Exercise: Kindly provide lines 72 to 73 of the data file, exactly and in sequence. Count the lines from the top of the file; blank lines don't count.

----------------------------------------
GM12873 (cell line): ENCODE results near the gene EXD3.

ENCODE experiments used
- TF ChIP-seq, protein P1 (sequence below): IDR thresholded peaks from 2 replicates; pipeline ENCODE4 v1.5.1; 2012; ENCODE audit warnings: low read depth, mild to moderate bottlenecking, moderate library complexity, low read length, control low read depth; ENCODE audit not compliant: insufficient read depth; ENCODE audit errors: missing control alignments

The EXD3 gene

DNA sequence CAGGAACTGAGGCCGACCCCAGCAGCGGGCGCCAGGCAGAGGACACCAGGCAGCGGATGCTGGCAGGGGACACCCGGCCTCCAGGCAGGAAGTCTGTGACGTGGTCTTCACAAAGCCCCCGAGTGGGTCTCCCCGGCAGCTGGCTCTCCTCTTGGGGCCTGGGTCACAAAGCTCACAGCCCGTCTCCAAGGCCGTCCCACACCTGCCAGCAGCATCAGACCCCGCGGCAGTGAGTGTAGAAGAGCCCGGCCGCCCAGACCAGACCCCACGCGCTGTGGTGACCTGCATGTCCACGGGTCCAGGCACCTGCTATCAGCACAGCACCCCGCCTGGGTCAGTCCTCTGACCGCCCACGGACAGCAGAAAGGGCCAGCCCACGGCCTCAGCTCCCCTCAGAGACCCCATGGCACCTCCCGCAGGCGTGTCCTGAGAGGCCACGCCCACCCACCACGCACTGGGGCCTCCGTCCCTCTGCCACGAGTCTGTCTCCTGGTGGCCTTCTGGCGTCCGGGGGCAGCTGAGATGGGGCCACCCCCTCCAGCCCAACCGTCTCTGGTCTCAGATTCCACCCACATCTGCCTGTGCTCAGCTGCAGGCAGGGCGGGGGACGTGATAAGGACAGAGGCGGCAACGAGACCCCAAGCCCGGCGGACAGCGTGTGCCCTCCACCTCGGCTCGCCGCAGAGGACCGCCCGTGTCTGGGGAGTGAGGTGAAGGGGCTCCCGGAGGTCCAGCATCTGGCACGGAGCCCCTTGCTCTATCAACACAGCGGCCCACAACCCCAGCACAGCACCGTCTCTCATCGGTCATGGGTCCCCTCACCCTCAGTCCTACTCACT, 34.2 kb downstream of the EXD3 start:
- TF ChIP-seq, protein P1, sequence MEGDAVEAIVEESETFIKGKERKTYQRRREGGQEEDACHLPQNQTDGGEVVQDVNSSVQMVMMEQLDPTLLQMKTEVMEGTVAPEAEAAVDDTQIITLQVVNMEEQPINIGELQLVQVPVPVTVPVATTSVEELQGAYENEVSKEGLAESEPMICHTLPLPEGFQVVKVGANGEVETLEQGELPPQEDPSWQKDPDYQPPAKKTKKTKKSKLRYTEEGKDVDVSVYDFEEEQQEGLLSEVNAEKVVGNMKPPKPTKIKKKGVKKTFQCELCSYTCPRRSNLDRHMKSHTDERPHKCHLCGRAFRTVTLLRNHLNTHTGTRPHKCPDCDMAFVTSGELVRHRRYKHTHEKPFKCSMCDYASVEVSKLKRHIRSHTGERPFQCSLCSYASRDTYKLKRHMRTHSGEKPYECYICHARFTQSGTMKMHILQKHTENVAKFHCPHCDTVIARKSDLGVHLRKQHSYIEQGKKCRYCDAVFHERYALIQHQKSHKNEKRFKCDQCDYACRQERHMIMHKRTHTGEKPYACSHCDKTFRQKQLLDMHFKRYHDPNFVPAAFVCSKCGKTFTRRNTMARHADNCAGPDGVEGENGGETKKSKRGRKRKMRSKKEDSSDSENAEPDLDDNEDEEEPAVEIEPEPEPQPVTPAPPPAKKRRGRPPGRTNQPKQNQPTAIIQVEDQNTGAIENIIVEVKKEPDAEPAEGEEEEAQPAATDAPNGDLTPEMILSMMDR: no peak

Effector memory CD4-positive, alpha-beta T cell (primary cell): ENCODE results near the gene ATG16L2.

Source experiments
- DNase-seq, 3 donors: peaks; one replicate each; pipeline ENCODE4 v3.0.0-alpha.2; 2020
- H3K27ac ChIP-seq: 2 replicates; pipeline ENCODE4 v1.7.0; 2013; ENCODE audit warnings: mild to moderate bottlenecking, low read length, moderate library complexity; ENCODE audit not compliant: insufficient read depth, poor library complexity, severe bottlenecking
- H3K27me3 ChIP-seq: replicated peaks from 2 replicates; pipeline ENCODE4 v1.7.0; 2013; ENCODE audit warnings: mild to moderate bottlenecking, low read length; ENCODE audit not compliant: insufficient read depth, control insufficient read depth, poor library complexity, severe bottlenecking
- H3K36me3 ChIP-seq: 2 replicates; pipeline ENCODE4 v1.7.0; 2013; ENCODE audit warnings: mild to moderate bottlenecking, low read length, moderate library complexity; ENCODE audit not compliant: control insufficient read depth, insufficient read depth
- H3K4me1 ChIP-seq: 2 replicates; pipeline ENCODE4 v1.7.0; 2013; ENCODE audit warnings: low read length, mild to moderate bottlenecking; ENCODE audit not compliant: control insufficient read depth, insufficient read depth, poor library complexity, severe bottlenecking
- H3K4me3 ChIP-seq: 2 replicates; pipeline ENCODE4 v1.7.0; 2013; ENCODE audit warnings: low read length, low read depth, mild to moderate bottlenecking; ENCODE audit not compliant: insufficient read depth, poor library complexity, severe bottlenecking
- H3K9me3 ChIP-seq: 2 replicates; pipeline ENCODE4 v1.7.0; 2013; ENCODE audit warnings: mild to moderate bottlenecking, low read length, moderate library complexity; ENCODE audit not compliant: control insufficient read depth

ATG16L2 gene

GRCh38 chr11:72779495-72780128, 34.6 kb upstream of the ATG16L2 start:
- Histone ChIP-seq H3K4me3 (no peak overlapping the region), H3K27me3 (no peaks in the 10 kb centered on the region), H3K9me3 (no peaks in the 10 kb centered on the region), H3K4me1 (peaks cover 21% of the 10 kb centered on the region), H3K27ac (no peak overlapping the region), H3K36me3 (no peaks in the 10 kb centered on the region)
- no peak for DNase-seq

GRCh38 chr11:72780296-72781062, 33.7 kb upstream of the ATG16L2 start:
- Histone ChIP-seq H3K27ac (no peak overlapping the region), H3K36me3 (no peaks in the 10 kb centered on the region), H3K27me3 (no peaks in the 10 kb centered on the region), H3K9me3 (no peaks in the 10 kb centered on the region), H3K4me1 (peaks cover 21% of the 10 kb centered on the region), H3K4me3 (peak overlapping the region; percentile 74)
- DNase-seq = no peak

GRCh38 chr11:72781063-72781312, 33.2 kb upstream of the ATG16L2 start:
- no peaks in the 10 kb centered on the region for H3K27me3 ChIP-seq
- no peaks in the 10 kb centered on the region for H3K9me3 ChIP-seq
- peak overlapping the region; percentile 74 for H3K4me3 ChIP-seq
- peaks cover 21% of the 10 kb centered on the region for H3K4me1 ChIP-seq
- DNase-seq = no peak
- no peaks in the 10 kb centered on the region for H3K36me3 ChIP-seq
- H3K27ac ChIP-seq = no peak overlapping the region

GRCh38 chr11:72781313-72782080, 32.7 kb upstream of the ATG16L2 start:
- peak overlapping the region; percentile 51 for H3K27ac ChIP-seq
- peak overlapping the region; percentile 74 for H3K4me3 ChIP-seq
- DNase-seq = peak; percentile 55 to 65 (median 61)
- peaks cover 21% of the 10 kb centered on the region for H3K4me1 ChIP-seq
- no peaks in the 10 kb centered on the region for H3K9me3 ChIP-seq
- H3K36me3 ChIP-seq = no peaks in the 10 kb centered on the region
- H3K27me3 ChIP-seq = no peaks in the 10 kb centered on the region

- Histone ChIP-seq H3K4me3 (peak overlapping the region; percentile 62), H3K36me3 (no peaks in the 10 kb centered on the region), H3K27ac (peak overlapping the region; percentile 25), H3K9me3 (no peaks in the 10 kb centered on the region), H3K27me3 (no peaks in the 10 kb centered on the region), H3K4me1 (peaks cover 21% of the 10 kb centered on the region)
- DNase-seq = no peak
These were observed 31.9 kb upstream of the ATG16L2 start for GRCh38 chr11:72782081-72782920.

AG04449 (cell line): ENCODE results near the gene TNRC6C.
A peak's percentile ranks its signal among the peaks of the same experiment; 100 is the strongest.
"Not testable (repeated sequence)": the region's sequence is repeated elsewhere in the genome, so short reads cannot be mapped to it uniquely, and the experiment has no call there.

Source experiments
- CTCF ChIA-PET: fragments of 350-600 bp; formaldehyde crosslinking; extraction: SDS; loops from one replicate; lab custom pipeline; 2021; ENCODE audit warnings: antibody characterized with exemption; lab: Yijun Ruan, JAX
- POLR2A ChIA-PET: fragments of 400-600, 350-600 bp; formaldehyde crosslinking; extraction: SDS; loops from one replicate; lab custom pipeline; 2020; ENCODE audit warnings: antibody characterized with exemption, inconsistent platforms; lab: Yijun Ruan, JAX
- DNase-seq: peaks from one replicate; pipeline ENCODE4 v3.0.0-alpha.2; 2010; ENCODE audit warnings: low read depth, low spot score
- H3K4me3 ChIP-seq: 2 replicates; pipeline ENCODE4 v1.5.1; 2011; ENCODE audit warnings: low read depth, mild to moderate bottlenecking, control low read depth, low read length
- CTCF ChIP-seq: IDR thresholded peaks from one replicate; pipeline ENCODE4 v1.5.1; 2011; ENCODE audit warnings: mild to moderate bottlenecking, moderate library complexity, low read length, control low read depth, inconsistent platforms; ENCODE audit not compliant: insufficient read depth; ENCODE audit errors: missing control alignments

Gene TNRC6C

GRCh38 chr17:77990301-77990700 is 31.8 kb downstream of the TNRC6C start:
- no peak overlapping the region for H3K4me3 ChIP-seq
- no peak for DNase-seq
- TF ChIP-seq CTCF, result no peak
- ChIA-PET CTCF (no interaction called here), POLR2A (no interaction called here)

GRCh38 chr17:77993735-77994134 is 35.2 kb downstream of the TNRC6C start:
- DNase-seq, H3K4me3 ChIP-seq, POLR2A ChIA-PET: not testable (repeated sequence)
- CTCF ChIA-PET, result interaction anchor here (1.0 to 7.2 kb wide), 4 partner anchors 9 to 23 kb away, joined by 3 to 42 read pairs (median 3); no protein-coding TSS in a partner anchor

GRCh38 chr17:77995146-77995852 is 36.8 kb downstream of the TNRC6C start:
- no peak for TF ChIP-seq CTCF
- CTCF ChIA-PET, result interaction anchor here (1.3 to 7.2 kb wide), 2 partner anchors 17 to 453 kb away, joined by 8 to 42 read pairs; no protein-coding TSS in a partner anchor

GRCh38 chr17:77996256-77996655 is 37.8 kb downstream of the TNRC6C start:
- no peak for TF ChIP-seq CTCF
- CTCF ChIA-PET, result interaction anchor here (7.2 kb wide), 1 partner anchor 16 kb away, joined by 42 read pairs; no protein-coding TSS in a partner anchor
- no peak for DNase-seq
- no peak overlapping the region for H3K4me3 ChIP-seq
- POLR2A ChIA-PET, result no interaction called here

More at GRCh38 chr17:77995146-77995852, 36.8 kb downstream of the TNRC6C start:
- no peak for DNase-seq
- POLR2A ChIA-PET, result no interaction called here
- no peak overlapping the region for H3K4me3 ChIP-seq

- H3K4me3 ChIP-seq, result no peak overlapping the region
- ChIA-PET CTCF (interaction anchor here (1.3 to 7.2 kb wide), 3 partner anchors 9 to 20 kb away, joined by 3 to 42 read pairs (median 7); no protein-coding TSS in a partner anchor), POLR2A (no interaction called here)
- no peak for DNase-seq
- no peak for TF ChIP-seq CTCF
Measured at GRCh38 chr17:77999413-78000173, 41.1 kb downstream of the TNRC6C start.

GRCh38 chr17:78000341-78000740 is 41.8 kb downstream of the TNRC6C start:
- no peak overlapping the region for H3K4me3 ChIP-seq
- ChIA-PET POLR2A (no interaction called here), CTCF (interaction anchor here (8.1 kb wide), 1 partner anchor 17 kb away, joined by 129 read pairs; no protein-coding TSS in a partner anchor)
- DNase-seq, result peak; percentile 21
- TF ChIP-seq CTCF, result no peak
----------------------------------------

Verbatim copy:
- no peak overlapping the region for H3K4me3 ChIP-seq

- H3K4me3 ChIP-seq, result no peak overlapping the region